In some embodiments, the feedback system may have memory that allows it to store previous beam directing information with respect to previous measurements of temperature and/or vibration. For example, the feedback system may store a previous ABDU setting with respect to a temperature range that provided the optical link with a sufficient transmission quality. As another example, the memory of the feedback system would store previous adjustment information in regards to specific vibration amplitude and/or direction. The storage of such information may be used to provide for more accurate correction information for adjusting the ABDU. With more accurate information, an optical link may be more quickly brought back into compliance from an alignment altering event.

Although an optical system has been described in regard to its components physically coupled to a circuit board substrate, an optical system with an ABDU and feedback system may be implemented in an optical system where the components are physically coupled to a package substrate. In such an embodiment, the components of the optical system may be encapsulated (either completely or partially) in encapsulant such that the entire optical system is on an integrated circuit chip package. In some embodiments, the package would have cavities for free-space optical beams. In some embodiments, a portion of the encapsulation would be transparent to optical beams.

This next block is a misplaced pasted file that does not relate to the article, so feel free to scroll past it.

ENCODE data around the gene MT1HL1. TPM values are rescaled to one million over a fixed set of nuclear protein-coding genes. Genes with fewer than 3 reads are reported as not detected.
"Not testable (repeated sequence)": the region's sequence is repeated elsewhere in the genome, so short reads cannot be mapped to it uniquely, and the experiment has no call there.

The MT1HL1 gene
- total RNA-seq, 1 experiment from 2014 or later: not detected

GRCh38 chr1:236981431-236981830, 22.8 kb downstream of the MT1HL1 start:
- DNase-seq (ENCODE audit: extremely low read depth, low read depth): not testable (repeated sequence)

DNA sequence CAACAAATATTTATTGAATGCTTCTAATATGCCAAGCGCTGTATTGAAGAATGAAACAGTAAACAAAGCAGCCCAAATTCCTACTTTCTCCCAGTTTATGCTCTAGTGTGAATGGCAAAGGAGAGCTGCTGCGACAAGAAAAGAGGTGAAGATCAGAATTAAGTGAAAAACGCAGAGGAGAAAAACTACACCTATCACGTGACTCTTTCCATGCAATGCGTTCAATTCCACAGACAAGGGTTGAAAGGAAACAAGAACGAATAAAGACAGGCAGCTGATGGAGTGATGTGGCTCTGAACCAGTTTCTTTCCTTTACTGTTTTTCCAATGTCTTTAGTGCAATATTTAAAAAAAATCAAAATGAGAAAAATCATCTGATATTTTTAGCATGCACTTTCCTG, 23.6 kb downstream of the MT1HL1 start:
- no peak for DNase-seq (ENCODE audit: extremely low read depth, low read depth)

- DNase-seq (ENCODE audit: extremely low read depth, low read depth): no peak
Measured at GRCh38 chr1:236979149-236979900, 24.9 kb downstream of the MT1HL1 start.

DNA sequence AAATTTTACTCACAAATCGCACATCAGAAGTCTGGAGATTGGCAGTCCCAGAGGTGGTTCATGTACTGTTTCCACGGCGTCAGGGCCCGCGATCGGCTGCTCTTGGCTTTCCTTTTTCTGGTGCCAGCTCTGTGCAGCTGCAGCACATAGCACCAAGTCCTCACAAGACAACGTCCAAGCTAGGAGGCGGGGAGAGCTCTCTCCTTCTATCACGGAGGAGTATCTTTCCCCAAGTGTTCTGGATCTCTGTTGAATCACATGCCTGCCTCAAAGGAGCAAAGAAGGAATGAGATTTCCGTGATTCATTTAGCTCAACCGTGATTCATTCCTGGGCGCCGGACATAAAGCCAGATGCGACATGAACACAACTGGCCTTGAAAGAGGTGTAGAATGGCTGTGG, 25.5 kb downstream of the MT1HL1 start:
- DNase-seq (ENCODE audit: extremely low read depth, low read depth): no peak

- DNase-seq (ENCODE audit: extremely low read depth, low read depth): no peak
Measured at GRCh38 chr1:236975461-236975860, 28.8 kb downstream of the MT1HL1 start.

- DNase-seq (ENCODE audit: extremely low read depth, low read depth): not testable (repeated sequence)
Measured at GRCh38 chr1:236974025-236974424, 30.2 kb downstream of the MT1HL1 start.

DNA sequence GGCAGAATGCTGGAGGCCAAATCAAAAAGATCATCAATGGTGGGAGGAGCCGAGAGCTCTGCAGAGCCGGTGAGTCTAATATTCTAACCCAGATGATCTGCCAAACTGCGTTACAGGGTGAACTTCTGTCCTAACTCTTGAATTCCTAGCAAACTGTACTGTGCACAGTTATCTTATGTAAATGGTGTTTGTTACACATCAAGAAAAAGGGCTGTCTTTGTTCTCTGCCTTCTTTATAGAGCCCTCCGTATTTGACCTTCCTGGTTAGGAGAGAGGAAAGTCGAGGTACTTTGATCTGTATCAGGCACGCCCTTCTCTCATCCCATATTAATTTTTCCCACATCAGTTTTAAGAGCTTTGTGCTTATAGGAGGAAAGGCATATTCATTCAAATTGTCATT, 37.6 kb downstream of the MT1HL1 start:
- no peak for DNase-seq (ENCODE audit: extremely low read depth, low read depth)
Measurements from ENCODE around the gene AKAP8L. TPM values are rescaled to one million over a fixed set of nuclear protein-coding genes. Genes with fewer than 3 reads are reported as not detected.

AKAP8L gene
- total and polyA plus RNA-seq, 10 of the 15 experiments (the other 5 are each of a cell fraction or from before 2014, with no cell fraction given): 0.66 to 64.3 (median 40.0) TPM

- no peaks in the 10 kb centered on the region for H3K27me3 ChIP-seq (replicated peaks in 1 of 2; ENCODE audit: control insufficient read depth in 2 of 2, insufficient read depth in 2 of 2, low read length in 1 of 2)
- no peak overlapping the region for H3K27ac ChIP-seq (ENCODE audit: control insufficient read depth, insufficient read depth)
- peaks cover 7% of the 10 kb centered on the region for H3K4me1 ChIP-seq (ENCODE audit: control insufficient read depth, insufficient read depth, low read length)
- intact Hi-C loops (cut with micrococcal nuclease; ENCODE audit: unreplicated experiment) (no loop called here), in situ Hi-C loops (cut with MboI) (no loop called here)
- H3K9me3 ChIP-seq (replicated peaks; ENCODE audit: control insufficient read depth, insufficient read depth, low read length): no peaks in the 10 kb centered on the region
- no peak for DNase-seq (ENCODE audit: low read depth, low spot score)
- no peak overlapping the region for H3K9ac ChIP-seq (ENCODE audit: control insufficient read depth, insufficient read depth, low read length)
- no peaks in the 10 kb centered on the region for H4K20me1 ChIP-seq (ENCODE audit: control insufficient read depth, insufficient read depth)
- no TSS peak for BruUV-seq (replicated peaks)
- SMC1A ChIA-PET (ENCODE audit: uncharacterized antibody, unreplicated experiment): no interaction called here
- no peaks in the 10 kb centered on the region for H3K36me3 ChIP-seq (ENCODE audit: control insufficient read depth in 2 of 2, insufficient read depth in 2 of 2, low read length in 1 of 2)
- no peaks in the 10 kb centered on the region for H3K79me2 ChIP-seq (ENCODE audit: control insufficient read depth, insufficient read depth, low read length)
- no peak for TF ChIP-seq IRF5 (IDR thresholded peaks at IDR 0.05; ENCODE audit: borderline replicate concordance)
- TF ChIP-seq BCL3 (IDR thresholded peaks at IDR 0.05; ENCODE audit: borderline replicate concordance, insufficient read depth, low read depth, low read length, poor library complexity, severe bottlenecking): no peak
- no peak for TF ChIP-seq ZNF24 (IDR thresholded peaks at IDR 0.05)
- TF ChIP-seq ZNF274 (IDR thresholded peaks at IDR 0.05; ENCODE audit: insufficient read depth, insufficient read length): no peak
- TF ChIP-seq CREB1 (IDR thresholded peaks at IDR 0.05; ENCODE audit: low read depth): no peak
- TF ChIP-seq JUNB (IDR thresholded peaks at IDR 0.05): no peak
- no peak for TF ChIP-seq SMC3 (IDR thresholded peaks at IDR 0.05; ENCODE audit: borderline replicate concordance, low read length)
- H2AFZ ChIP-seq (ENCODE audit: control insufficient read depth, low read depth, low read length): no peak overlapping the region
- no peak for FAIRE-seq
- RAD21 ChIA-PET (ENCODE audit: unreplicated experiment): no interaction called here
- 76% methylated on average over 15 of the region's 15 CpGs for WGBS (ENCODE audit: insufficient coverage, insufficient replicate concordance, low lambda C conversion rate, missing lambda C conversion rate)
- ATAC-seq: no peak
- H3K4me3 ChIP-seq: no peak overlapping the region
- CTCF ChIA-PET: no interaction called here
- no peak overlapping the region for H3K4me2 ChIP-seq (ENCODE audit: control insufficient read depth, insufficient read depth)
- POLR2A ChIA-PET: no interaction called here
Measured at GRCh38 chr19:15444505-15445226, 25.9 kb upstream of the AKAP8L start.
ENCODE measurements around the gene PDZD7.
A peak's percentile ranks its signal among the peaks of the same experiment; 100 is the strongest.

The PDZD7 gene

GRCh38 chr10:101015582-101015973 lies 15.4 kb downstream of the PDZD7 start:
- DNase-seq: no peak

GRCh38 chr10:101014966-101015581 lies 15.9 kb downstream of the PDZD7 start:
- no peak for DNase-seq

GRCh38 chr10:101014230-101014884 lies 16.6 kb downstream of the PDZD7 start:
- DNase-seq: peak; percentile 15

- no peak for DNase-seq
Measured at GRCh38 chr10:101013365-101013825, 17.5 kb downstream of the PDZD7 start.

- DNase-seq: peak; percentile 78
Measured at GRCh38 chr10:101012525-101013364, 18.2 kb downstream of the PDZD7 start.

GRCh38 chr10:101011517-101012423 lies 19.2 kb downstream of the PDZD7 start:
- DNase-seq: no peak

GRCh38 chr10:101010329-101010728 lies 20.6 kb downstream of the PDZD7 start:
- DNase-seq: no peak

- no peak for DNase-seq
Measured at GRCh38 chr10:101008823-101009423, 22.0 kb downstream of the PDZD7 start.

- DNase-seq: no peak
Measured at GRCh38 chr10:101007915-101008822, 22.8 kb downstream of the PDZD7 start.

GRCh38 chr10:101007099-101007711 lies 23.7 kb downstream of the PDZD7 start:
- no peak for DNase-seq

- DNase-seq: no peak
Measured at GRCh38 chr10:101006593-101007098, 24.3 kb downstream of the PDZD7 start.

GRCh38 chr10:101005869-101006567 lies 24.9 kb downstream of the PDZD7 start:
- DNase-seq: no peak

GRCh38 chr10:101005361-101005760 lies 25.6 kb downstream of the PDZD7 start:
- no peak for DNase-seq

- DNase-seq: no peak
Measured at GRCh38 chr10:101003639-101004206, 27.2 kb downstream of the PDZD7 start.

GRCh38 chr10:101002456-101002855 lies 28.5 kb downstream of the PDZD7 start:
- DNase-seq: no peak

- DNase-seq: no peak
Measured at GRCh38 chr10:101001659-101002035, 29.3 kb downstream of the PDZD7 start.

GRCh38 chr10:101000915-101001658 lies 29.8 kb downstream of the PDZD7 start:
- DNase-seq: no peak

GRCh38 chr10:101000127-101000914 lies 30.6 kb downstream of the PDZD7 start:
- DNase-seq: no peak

In other embodiments, the ABDU may be used to direct an optical beam transmitted by one transmitter from one optical receiver of a first communication device to another optical receiver of a second communication device. For example, referring back to FIG. 2, in one embodiment, ADBU 112 may be controllable to direct a beam from transceiver chip 204 to either OTR chip 221 or OTR chip 223 depending upon whether processor 103 desires to communicate with peripheral 105 or memory 107. With such embodiments, the ADBU and non optical feedback would provide an optical system flexibility in allowing a transceiver to communicate with any one of a number of devices without having to have the capability of communicating simultaneously with all.